I have tremendous respect for women (and men) who choose to work inside the home. And yet, when it comes to myself, I'm fairly certain that even if I wanted to, I could never make it as a housewife (or househusband, as the case may be).
If you've ever wondered whether you were meant to work primarily inside or outside the home, here are five indicators that should influence your decision:
1) You need help operating basic appliances. I'm not talking about fancy, fuzzy-logic rice cookers or super-deluxe espresso machines (replete with matching grinders). I'm talking boilers. All summer long, my husband and I noticed that the heat would come on at seemingly odd times. We tried tinkering with the thermostat in the hallway, but that had no effect. But then the heat would go off again and we'd forget all about it. The other day, while a service repair man was at my flat fixing our washer/dryer, I asked him if he could take a look at our boiler to figure out what the problem was. He opened the cabinet, looked at the boiler for about three seconds, and then turned to me and said, "Um...Miss? See this large red button here that says 'On'?"
2) You can't even read the symbols, let alone the instructions. Forget instruction manuals. I think we all know that I'm lousy with those. I'm talking about the little symbols they devise for appliances so that even someone who can't read (for example) can somehow manage to use the oven. Someone, that is, who isn't me. I've lived in my house for nearly six months and -- much like the heating problem, but even more frequently -- I'd notice that whenever I put something in the oven, it tended to burn. Then, one evening when I was hosting a dinner party (and burning some lasagna), a friend of mine looked at the oven settings and noticed that the little squiggly lines that emanated off of one of the settings were also present on the setting I was using. "Um, no offense, but I think you're grilling the lasagna" she said politely. ("Grill" being British for "broil.") And when she showed me the little symbols, it all made perfect sense. Ah, so you mean you want to "bake" without the squiggly lines...got it.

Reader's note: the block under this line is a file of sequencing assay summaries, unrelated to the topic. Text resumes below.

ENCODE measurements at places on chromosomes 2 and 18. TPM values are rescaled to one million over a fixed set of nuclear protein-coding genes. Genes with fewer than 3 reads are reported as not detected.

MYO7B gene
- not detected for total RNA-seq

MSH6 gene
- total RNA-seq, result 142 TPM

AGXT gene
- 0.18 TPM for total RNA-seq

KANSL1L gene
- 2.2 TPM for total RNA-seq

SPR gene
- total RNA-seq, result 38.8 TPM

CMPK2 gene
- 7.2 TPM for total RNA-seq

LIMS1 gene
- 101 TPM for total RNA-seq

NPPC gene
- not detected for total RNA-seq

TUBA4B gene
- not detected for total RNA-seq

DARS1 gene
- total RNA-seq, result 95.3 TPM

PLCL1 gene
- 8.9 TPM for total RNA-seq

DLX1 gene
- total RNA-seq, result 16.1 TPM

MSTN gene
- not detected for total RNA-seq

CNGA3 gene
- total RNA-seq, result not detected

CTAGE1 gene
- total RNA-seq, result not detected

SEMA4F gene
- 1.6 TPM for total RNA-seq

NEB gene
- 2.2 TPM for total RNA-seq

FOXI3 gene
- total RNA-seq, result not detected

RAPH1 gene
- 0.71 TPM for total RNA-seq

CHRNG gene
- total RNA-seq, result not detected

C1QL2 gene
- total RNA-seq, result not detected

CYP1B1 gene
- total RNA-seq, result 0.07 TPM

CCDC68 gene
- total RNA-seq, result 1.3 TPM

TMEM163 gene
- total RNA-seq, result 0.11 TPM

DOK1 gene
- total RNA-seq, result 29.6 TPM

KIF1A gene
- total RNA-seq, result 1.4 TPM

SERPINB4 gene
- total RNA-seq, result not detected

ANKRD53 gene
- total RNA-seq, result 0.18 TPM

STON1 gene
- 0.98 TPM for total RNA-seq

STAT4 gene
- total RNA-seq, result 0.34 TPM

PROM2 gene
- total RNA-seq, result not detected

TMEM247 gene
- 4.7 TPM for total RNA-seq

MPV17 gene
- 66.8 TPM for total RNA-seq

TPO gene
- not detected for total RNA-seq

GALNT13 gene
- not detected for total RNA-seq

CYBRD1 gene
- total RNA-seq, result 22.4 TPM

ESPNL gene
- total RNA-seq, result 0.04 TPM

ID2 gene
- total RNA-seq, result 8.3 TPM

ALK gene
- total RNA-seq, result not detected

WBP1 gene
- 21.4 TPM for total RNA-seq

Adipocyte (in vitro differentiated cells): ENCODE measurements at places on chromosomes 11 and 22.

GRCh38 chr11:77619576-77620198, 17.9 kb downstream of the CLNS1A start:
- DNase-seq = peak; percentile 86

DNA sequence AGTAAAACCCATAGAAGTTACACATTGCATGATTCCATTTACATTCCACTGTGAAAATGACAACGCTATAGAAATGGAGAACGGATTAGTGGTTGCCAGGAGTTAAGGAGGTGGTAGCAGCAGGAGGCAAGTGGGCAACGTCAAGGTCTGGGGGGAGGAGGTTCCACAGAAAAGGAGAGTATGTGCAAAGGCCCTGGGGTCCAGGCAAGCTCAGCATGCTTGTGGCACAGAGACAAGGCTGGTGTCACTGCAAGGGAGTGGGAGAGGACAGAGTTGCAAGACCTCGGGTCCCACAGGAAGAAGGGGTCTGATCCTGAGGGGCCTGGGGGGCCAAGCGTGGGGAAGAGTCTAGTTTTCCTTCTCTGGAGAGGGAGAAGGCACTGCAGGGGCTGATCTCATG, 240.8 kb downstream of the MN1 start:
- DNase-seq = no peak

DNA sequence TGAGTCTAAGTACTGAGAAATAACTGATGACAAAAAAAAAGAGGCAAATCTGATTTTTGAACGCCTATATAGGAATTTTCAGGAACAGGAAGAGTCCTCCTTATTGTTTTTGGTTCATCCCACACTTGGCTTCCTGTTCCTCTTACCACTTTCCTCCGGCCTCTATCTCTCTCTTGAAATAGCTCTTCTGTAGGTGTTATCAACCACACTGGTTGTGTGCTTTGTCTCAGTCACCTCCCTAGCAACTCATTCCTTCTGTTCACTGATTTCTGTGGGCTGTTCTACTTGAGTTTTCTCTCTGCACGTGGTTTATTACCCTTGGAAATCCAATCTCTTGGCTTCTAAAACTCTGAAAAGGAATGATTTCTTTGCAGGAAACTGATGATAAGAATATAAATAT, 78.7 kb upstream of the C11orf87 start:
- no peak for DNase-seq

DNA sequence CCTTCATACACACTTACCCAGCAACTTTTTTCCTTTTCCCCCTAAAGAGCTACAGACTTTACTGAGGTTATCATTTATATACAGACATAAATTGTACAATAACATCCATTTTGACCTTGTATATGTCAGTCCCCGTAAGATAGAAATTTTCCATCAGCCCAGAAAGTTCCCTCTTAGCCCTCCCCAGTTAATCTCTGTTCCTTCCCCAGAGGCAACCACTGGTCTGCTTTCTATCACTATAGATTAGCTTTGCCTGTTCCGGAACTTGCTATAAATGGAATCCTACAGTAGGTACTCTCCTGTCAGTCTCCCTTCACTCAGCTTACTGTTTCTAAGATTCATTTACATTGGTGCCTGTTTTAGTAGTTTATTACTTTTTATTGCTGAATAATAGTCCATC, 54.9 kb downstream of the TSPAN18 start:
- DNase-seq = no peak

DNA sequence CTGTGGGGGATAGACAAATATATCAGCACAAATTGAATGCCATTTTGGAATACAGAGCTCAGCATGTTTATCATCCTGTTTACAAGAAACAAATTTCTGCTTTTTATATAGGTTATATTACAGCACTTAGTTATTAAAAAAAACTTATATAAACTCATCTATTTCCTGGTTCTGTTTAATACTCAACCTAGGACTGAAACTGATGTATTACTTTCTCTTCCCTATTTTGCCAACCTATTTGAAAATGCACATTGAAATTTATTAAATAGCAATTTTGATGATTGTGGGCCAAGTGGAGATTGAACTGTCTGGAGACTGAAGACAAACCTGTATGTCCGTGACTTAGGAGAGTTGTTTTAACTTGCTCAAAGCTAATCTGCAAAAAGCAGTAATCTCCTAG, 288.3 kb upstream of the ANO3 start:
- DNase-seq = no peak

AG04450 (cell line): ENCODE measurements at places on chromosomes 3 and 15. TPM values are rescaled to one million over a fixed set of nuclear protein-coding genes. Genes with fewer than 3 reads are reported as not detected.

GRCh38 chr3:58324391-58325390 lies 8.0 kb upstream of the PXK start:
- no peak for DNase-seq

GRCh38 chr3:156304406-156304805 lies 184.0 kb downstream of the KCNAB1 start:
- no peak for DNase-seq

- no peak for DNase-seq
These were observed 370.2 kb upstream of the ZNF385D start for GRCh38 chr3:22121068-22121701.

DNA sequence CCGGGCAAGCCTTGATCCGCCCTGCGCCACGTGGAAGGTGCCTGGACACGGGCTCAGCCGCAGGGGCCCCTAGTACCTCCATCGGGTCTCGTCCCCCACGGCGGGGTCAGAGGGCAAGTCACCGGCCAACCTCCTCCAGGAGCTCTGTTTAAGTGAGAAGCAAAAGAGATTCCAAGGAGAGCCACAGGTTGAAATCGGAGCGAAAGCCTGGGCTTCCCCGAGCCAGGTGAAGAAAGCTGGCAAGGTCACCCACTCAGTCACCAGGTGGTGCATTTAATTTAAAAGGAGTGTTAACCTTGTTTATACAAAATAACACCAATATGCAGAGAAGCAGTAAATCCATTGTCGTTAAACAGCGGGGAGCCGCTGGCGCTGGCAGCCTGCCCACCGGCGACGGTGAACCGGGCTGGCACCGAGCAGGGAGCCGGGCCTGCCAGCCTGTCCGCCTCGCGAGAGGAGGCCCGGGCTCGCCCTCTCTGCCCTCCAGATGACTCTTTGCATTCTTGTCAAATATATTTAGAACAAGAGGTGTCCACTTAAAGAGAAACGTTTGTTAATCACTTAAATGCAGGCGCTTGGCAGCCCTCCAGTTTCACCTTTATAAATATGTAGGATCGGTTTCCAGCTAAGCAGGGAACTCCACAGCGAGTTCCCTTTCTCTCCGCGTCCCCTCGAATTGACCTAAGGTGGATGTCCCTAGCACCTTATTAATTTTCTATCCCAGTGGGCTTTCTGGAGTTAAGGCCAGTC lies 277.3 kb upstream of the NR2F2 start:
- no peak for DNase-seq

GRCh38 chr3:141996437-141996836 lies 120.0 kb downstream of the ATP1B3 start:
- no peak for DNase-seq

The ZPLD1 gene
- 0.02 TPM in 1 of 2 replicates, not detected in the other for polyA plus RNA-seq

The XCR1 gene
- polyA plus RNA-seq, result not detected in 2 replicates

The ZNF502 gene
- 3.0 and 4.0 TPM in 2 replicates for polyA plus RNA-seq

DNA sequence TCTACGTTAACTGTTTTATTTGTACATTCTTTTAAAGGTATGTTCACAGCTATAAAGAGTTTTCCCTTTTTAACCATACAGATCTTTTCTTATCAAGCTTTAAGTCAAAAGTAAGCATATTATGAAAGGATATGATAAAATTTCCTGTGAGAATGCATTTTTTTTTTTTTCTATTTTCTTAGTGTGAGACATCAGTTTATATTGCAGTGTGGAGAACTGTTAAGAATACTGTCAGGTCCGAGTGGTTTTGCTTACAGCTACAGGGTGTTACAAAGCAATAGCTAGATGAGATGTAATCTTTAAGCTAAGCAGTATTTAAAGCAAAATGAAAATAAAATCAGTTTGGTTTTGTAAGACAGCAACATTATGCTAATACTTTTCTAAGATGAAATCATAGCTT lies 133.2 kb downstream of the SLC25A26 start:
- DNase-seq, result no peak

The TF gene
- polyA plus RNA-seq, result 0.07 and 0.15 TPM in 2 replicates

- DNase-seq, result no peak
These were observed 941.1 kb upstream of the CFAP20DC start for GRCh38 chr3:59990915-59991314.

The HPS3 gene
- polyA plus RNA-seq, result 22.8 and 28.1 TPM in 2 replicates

3) You need to psych yourself up for ironing. Just before school started this autumn, I realized that my son needed his school uniform labeled. And because -- between all the sports gear and the regular uniform -- he's got quite a lengthy list of school attire, this was going to take some time. Truth be told, all you need to do is set up the iron and apply the labels (OK, you also need to iron each one like three times, so it's a bit more involved than that.) But that's really it. And yet, I must confess that I find ironing completely oppressive. In order to execute this task, I literally had to play loud music, lay out all the clothes in assembly line fashion next to the ironing board and then talk to myself as I ironed each successive item to get me through the ordeal.
4) You can't even count the rooms in a house. I'm not a terribly visual person (as I think a previous entry attests). My husband -- who is -- can corroborate this. I once famously scoped out an apartment for us in Boston and came home extolling the virtues of our new "three bedroom," only to have him arrive a short while later and inquire as to where the third bedroom was located. The answer was ... nowhere. It's O.K. I have other talents.
5) You're a hopeless cook. I recently asked my nine-year-old what he wanted for dinner. "How about some international cuisine?" he answered. "Um, you mean like Chef Boyardee?"
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